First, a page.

“This agreement will allow the controlling carrier the ability, when coupled with existing discussion agreements, to deploy its assets along with those of the other two carriers to dominate vessel competition and narrow shipper options at U.S. ports. Other than the publicity machine of the three would be partners to rally support, there is nothing in the record before us of Americans clamoring for this proposal…I feel if we allow this agreement to take effect, it will become a model precedent. The United States, the European Union, the People’s Republic of China or any other regulatory authority will be hampered in protecting their national maritime interests in direct or cross trades.”

Ben Hackett, founder of maritime consultancy Hackett Associates, said that while P3 received FMC approval, it still needs agreement from the Chinese and the EU, noting it does not look like it will begin until at least the summer, probably to the relief of the P3 management who were fighting a deadline of April that did not seem possible to achieve. 

“Lidinsky’s comments seemed off the wall and showed either that he lacks understanding or just remains a total enemy of liner shipping companies,” said Hackett. “It is all about cost cutting, not mergers nor trying to push up pricing (which the lines seem to be uniquely incapable of doing.  Unless they cut capacity drastically, freight rates will remain unprofitable.”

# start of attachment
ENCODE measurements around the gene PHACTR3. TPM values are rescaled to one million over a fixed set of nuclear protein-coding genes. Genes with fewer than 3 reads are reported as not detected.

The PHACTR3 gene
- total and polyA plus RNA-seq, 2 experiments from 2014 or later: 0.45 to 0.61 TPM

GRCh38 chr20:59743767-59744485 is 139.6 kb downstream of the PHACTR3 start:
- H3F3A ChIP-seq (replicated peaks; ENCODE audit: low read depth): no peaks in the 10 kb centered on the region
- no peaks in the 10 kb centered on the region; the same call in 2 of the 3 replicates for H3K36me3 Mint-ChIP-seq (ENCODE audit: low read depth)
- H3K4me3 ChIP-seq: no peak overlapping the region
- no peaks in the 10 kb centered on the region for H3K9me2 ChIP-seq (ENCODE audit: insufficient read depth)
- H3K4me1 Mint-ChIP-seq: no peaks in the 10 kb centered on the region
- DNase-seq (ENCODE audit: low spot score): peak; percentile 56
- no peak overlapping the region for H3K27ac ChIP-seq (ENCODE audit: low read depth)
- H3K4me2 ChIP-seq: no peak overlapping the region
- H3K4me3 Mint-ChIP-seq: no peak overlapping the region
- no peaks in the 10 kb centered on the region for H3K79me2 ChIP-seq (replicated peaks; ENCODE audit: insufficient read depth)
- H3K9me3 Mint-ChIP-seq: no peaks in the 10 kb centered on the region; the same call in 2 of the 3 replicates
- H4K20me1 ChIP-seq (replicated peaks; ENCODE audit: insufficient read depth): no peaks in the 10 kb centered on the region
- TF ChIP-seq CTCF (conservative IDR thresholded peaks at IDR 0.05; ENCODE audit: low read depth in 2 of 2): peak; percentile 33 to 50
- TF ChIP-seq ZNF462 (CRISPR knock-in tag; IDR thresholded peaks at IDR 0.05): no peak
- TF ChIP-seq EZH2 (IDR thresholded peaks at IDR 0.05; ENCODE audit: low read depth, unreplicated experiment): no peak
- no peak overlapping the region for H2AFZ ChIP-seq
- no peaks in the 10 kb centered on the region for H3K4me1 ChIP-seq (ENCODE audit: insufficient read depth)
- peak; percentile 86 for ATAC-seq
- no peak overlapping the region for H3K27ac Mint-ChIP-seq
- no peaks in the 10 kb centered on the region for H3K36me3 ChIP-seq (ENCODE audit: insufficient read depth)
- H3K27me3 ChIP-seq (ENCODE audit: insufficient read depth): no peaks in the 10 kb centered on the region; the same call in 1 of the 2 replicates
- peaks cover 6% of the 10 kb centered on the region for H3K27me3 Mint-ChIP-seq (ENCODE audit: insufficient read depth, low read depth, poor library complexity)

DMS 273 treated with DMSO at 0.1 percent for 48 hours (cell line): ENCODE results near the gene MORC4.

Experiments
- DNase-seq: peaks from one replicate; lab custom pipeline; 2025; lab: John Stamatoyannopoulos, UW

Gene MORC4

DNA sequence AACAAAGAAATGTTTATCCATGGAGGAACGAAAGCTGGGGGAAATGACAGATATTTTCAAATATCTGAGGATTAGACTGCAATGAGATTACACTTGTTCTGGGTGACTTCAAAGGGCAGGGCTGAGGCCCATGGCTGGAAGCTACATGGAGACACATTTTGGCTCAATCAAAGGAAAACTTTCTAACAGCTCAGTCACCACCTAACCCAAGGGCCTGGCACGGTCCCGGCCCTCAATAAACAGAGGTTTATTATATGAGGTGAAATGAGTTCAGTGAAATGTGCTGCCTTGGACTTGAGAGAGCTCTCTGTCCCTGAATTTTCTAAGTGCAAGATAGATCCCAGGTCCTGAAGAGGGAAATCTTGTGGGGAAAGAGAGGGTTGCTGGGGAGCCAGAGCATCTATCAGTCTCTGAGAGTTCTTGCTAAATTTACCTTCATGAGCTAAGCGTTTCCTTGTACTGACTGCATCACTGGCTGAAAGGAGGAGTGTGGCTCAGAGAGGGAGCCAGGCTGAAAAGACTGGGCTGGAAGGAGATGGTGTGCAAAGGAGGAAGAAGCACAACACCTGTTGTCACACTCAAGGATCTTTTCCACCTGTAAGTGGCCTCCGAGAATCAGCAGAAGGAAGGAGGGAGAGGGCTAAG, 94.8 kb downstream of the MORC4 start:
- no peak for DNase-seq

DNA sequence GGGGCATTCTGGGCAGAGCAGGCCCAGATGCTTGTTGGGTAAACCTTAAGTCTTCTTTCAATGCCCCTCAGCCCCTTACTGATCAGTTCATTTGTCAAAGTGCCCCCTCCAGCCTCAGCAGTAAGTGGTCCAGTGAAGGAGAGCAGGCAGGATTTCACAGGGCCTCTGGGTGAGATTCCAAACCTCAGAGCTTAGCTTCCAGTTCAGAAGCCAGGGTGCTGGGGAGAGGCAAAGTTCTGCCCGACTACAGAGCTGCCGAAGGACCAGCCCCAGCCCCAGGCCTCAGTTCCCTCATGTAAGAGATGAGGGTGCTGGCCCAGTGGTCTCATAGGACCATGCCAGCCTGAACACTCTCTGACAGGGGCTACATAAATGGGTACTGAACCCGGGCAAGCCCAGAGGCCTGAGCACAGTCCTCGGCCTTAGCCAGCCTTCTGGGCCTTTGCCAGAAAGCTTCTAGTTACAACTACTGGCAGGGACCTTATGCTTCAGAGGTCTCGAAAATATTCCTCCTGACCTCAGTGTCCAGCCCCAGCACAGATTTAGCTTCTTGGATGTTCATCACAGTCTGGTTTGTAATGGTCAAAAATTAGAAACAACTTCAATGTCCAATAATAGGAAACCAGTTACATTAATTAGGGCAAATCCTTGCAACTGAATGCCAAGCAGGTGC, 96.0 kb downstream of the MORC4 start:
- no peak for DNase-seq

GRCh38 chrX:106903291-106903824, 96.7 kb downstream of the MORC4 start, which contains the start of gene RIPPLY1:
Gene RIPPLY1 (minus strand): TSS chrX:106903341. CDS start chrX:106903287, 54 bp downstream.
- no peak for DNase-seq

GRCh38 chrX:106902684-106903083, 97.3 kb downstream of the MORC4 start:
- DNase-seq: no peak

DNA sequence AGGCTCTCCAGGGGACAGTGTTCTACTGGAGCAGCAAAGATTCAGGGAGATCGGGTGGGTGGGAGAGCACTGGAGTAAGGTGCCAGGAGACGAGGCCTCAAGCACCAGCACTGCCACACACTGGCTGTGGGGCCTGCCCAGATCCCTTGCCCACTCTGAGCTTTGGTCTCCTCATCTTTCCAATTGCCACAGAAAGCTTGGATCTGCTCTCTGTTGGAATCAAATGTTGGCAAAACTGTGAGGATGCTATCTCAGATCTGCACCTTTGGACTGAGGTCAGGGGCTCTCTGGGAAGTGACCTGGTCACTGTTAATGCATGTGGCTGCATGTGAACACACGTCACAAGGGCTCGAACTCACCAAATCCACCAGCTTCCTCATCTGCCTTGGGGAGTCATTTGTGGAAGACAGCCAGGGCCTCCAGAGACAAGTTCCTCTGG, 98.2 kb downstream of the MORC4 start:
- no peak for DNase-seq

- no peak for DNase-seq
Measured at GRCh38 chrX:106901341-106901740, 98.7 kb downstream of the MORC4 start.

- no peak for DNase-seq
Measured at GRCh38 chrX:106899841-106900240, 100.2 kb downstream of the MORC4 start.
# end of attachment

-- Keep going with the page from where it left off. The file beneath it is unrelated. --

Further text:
From a shippers’ perspective, the National Industrial Transportation League (NITL) said that its organization and the Global Shippers Forum are concerned that the P3 carriers will leverage their dominant position to impact competition and have called on U.S. and Europe-based regulatory authorities to fully analyze the impact of P3 on rates and services.

“The proposed P3 vessel sharing agreement among the world’s three largest carriers is considerably larger than any previous VSA in terms of prospective market share,” said NITL President and CEO Bruce Carlton to his member companies in a recent edition of the NITL Notice. “As such it has riveted the attention of shippers everywhere. Most shippers have benefitted from VSAs. However, their concerns about the P3, and ours, have been whether there will be adverse effects on competition flowing from this new massive arrangement. The FMC’s decision reflects thoughtful balance and fairness for all: the three carriers can go forward as planned, and the agency has signaled they will closely monitor its implementation. The League is very pleased with this outcome.”